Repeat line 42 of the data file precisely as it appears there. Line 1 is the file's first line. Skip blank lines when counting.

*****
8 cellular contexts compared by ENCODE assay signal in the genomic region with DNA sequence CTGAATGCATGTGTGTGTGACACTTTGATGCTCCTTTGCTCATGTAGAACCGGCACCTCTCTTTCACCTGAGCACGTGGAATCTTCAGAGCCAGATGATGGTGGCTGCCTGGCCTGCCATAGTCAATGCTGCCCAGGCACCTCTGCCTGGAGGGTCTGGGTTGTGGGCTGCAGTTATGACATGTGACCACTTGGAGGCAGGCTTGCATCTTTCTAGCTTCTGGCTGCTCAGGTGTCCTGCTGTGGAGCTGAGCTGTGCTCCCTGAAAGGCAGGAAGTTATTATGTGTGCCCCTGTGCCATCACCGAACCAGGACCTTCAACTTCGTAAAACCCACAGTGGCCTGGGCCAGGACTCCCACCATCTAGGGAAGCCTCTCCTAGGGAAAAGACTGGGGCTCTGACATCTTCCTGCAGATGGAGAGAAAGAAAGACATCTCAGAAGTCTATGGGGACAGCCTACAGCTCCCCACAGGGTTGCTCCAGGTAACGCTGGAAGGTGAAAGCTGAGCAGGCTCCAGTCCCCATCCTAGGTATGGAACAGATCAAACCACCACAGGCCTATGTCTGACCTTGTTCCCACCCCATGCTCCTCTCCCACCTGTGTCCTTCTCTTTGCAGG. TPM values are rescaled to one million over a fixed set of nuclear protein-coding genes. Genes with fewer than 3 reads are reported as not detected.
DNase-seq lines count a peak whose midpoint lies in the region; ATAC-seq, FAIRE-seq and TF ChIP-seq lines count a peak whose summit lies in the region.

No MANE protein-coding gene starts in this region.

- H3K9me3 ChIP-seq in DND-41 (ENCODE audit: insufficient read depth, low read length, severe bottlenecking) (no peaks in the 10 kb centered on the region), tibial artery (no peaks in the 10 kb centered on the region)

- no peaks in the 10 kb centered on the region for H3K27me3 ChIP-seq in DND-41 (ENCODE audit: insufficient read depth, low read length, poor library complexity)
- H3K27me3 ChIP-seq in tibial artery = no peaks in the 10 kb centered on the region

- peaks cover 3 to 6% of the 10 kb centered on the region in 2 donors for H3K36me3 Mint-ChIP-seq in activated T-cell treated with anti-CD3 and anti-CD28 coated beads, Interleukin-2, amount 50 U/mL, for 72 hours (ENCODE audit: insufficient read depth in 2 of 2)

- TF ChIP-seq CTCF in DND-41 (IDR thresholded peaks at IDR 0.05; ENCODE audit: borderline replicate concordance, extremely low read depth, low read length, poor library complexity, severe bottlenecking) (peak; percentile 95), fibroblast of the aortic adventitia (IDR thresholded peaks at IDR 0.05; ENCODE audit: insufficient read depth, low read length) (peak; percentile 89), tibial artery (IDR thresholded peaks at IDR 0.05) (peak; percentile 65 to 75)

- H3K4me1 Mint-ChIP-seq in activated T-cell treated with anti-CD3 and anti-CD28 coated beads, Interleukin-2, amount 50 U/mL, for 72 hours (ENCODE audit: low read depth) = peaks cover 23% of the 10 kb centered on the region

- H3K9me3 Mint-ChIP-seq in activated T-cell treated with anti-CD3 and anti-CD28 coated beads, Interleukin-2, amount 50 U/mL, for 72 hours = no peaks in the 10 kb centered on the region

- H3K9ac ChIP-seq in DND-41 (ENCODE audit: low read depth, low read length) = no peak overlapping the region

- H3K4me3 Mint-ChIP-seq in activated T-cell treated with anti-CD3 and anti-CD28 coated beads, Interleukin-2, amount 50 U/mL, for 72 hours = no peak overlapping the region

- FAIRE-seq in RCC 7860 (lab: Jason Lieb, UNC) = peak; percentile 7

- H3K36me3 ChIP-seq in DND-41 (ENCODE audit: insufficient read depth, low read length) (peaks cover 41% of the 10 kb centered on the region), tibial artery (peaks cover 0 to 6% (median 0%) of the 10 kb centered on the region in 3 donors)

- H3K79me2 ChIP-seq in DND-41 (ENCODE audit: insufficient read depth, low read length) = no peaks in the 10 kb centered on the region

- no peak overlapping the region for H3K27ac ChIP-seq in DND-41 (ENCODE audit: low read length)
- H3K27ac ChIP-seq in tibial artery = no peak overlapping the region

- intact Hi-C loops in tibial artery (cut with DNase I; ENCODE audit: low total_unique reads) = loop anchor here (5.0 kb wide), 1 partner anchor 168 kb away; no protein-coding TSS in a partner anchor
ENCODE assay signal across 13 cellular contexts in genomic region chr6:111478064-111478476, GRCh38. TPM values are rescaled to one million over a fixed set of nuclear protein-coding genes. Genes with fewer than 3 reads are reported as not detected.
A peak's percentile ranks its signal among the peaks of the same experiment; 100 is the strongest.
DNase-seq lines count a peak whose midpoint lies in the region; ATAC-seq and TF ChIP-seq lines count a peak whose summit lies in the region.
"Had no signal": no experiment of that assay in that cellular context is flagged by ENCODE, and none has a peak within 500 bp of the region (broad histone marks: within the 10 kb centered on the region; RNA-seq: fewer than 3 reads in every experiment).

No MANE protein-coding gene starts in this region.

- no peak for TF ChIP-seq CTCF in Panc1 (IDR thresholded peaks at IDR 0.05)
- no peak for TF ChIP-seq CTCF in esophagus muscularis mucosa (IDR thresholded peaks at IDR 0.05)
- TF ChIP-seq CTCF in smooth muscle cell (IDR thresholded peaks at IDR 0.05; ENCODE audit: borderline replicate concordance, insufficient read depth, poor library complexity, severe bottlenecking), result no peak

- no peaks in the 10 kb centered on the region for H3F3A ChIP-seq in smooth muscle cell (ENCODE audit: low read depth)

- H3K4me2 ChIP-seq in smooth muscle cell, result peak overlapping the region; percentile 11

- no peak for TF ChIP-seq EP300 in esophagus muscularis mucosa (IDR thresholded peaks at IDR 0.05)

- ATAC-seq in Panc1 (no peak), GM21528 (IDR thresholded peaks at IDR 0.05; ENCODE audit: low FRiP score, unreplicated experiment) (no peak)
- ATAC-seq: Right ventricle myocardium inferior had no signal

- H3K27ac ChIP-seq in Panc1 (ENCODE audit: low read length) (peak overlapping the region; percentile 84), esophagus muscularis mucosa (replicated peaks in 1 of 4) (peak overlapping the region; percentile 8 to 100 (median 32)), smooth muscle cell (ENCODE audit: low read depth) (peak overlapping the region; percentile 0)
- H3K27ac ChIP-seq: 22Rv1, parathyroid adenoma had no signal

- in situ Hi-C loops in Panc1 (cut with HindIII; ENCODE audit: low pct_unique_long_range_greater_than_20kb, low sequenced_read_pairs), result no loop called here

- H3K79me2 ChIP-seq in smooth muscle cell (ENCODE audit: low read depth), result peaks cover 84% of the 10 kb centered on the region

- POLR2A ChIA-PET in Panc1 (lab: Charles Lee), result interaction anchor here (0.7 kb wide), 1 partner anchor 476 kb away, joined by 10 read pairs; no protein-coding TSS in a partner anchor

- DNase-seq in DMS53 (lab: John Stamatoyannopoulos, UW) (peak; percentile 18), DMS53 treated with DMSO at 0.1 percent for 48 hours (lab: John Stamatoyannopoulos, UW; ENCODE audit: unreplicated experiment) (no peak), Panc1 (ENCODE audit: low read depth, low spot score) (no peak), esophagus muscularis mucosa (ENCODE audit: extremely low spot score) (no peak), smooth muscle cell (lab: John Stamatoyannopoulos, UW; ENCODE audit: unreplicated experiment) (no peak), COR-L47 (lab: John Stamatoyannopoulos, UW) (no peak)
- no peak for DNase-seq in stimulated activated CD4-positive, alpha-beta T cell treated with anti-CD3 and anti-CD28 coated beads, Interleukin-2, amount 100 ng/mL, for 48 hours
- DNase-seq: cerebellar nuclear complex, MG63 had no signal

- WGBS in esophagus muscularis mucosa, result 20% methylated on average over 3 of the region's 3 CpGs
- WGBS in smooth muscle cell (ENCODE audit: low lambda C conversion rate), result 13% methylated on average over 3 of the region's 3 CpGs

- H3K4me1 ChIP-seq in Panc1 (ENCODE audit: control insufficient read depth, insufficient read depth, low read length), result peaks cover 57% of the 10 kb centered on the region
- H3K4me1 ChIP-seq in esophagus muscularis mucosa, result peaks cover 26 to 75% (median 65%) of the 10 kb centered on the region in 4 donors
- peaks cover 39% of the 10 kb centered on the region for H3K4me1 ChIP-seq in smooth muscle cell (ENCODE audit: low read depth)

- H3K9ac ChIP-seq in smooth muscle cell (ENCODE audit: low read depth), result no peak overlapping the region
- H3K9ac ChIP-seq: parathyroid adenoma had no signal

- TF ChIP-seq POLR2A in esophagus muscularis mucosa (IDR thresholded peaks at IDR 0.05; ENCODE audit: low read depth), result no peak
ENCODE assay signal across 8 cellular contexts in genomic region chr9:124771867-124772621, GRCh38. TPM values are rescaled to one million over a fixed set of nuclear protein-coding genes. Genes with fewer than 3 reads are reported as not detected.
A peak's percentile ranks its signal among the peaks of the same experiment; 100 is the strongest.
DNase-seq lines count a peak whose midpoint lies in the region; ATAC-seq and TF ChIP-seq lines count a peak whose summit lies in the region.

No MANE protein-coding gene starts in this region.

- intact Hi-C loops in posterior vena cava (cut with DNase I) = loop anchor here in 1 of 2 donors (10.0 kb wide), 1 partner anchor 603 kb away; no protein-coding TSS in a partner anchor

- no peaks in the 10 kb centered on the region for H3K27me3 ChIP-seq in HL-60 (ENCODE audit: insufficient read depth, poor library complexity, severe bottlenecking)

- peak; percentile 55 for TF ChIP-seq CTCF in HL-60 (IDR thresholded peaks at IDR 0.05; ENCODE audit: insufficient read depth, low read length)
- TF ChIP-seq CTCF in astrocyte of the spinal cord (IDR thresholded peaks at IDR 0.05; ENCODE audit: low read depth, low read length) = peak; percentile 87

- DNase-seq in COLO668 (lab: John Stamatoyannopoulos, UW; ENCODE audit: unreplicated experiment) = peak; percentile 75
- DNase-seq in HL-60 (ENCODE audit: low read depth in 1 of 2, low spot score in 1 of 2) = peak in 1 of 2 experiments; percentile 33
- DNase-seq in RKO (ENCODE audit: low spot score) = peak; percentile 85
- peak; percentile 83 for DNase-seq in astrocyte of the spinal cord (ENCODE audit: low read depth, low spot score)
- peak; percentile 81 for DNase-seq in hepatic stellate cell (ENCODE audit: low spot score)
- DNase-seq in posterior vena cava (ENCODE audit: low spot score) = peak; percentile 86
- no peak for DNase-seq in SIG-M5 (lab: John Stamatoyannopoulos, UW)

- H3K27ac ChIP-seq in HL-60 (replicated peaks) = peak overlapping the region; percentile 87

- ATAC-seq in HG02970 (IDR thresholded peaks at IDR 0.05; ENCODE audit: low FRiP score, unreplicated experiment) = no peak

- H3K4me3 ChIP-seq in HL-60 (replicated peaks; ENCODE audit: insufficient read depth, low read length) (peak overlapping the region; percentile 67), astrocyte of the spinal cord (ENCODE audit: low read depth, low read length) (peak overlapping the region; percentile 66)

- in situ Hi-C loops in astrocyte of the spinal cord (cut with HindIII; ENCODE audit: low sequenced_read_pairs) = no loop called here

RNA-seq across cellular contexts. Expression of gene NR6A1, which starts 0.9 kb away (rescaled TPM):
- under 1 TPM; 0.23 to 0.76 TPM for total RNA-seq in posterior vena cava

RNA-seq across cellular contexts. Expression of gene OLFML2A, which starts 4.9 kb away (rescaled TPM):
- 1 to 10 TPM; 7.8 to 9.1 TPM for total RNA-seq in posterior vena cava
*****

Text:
- H3K4me1 ChIP-seq in Panc1 (ENCODE audit: control insufficient read depth, insufficient read depth, low read length), result peaks cover 57% of the 10 kb centered on the region